Oh well another better late than never effort here, but hopefully the adaptiveness of this project will make up for my tardiness. We have had some unexpected visitors in the last two days and when you have not seen people for twenty plus years it seems a bit rude to say, ‘love to chat but I need to blog – 2000+ people are waiting for today’s entry’ – rude and pretentious.
Now, I am going to show you one option for creating fabric wall art, but I hope that you will take the ideas and adapt them because the sky is the limit really once we break down the steps. I recommend three basic parts, each which can be varied: a surface designed background, padding or bulk in the middle, which can be quilted if you like; and a focal point. I have used the silver leaves because it works with my theme but you could use applique, collage, photos, anything.
So for the first step, I used a fat quarter of black hand dyed sateen and two deColourant Mists – one clear and one dusty rose. I also used some leaves from the garden. Ferns work really well for this technique, but we don’t have any, so use any leaves you like the size and shape of. The more interesting the better.
lay your leaves on your fabric, push down to keep fairly flat. Lightly spray the surface with the uncoloured deColourant mist. Spray from the top down rather than from an angle to ensure you are not getting under the leaves.
Remove the leaves and let the fabric dry.
The pattern will start to show up once it is ironed but you can start to see the complexity of the pattern already. Steam iron with a hot iron.
Once ironed, replace your fabric and lay the leaves on at a different set of angles. Spray, allow to dry and then steam iron again. Spray your fabric for a third time, but this time use the deColourant Plus. This has colour added to it.
Both the deColourant gel and mist come in deColourant Plus versions. These not only remove colour but also leave a new colour in its place. I love these on dark fabrics like the black and the blue I am using in this project. anyone notice the blue photos turned black? Seamless aren’t I?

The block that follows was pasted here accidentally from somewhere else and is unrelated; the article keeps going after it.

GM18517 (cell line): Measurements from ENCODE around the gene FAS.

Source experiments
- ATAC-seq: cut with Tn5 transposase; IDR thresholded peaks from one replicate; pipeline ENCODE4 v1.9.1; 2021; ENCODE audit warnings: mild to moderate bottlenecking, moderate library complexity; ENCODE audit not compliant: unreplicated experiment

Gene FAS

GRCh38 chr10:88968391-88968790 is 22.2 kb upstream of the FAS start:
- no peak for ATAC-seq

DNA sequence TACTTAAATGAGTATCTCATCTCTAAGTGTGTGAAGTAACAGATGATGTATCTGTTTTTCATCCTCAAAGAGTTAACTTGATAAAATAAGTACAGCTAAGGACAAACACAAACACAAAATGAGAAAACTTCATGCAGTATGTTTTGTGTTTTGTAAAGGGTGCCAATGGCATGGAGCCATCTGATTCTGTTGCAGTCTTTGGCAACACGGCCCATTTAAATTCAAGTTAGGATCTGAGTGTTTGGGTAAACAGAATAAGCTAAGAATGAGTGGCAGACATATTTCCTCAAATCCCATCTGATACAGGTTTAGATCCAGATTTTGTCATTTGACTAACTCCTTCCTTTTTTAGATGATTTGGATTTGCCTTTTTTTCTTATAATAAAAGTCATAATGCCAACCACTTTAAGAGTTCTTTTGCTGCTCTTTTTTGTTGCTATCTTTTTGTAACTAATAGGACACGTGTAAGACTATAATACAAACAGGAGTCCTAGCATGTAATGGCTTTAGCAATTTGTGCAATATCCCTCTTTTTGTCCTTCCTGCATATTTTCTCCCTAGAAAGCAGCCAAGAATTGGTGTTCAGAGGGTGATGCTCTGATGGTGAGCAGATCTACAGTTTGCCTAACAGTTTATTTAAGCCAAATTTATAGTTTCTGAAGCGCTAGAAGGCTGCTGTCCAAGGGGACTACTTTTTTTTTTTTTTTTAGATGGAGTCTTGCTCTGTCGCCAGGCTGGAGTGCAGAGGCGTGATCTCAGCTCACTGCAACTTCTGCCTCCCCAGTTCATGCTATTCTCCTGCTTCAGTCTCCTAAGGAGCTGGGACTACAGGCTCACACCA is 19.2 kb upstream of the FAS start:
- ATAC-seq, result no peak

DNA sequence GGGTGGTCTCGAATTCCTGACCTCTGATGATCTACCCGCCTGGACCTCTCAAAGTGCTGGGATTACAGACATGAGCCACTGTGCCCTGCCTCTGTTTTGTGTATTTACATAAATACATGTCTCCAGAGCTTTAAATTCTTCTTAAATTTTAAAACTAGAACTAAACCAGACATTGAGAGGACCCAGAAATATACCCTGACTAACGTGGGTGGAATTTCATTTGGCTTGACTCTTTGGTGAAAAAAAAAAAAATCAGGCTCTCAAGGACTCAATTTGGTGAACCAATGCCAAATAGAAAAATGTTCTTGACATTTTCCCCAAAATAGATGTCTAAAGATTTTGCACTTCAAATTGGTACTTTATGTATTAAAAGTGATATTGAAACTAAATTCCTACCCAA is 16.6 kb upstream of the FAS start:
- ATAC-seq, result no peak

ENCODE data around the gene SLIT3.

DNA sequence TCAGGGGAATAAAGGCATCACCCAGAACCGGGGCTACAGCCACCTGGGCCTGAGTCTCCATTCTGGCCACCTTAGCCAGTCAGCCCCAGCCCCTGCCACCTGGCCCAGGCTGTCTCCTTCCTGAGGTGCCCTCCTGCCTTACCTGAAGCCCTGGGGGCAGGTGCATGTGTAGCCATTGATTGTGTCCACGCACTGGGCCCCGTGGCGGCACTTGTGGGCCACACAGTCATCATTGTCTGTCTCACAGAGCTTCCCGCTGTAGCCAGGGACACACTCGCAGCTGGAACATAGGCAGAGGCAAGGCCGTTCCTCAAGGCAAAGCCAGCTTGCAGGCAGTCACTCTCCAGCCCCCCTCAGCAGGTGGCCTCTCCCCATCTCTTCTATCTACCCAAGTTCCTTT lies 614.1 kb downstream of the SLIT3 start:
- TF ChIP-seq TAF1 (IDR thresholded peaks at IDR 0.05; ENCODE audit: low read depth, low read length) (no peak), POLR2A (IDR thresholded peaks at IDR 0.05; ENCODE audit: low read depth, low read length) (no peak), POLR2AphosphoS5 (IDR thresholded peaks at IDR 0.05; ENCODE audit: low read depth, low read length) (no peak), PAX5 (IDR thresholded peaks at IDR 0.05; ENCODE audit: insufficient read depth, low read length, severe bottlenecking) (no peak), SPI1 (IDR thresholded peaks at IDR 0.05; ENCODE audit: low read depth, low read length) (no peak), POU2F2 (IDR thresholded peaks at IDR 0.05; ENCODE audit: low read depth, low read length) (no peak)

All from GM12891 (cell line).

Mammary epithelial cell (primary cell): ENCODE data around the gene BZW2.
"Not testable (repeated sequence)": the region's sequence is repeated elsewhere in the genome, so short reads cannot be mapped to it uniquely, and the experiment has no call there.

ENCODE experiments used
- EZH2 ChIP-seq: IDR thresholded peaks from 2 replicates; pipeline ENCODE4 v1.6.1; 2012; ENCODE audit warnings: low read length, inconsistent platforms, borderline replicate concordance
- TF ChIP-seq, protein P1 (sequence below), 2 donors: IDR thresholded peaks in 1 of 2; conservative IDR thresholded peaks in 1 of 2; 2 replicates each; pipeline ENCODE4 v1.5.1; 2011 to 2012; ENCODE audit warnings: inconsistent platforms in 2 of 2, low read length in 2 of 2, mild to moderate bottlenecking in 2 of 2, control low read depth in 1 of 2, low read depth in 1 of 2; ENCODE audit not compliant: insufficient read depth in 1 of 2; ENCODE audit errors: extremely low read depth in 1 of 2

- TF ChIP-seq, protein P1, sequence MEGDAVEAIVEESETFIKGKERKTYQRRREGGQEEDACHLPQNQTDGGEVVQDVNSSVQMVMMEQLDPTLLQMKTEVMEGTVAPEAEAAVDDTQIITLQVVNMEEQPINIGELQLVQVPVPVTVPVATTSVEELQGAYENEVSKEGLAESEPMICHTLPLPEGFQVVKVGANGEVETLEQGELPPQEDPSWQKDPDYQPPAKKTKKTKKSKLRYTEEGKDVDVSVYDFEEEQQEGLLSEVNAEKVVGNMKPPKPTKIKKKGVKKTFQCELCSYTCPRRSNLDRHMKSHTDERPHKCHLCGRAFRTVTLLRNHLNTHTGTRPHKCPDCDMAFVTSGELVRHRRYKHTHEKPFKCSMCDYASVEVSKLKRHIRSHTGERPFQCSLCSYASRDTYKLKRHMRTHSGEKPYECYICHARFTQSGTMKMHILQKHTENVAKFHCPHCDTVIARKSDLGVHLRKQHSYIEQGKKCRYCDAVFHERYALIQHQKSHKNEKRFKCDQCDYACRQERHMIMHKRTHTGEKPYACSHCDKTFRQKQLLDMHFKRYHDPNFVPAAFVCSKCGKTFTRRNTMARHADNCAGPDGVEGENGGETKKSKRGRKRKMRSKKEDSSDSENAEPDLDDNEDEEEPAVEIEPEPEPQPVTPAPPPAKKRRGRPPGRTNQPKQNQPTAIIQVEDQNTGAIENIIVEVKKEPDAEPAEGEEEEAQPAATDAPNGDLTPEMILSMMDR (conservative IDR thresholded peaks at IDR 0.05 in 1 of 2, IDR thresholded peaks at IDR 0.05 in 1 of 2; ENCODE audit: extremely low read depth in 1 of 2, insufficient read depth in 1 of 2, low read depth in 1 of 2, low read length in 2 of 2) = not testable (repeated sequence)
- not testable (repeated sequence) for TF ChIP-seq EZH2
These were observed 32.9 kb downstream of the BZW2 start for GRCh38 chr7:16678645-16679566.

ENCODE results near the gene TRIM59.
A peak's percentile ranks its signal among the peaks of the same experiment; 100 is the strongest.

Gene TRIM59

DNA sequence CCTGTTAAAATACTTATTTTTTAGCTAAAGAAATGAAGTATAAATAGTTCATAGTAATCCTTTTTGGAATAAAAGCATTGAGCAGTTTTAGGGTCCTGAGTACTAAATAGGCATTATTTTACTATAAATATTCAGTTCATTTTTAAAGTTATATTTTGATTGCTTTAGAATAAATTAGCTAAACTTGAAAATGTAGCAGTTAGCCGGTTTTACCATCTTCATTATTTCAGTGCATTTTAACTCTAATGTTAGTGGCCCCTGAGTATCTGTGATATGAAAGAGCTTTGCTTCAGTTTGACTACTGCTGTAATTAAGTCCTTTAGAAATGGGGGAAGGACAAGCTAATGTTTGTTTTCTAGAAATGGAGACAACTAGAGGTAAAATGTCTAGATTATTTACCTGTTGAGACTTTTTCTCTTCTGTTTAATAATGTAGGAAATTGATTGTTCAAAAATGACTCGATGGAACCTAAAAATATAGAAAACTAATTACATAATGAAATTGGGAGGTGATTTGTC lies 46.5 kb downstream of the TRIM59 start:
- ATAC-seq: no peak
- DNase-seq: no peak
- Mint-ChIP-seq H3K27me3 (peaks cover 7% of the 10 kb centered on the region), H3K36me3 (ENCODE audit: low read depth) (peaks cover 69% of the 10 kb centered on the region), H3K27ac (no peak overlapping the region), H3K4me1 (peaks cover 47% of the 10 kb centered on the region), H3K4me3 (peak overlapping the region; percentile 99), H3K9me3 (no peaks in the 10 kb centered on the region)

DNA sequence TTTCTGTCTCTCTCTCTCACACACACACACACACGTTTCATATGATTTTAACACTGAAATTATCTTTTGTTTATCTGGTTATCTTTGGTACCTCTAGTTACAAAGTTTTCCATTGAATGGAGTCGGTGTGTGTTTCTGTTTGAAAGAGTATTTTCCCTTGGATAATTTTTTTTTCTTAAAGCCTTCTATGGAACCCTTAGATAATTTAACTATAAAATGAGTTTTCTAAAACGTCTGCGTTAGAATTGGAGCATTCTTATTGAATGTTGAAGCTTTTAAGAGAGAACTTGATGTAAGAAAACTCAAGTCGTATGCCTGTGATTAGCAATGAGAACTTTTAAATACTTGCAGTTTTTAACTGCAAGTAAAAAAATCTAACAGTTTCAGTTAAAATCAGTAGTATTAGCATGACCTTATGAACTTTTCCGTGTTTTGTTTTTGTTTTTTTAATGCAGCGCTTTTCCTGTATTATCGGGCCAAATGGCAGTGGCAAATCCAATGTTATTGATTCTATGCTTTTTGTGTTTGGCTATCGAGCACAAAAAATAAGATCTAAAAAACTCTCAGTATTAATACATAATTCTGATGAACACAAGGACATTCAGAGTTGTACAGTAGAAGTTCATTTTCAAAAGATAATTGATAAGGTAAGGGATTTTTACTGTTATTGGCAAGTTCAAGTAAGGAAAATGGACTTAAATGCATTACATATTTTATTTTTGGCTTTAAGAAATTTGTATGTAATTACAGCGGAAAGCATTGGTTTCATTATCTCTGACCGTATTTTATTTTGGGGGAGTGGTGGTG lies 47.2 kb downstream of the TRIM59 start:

So, for the third spray, use the deColourant plus. In the photo below you can see the colour on the leaves. Spray fairly heavily to get an even coverage.
Again allow to dry and steam iron. Your background fabric is now ready for the next stage.
You can do anything for your background. You can use prepared commercial fabric, you can paint instead of discharge, you can use stencils or masks. A mask is just something that prevents the colour getting to the background by masking or resisting. The leaves I have used are a mask. There are a heap of fabulous commercial ones available or you can use items from around the house.
For the second stage, you need to prepare the frame or canvas that you are going to mount your piece into or onto. I am using an artist canvas which is readily available and cheap. I have cut some wadding to the same size as the canvas and glued it to the surface.
Next, I am going to wrap my fabric over the wadded surface around the sides and, tucking in the corners, staple the fabric to the canvas to hold it in place, keeping it taut. You can glue, stitch, thread or staple at this stage. You might choose to take the glass out of a cheap frame and wrap the fabric around the backing card. In that case you may not need nor want the bulk of the wadding.
If your focus point is applique or something you need to stitch through, don’t attach the fabric until you have completed that – obviously it will make it hard to applique if the fabric is already stappled to a frame.
This photo is a bit light, but you get the idea.
The third element is your focal point. For that you can do anything. Choose a theme that suits the decor of the person receiving the piece and tie it in with your colour selection and surface design patterns. I continued the leaf theme.
While I was discharging the fabric, I was dehydrating some of the leaves off the tree that I took my mask leaves off. For information on how to dehydrate flowers and leaves, this website is very comprehensive – http://tipnut.com/how-to-dry-flowers-a-collection-of-tips/
These will be fragile, so I have painted them gently and sealed the back to give some reinforcement and strength. The first lot I painted silver and tried against the black and the blue backgrounds.
I also painted some rust and teal ink over the leaves, but did not like that so much, though it was getting there. It is worth experimenting to get the look you are after.
In the end, I aged some painted dried leaves with distress ink and embossing powder, but I will show you the final version after Christmas as the recipient is watching my sites hoping to see her gift.
Anyway, this suits my friend. I hope that you can take the concepts and the techniques and tailor it to gifts for people you know.